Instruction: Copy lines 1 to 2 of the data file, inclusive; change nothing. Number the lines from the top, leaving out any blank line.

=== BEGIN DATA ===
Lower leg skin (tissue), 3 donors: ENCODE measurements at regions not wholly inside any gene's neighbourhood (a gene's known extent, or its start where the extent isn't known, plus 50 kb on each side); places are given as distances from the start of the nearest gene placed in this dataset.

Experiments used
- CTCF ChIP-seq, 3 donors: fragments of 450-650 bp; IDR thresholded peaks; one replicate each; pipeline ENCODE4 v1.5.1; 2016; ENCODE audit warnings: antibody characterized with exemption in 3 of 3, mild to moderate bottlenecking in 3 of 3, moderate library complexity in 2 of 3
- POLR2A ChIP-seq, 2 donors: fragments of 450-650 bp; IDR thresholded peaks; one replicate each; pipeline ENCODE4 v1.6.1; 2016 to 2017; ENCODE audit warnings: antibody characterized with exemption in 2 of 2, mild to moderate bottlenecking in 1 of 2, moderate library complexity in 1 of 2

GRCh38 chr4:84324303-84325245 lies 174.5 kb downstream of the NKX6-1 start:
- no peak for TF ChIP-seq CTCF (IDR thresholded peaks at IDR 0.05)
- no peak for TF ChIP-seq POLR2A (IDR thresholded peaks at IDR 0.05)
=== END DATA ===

Lower leg skin (tissue), 3 donors: ENCODE measurements at regions not wholly inside any gene's neighbourhood (a gene's known extent, or its start where the extent isn't known, plus 50 kb on each side); places are given as distances from the start of the nearest gene placed in this dataset.

Experiments used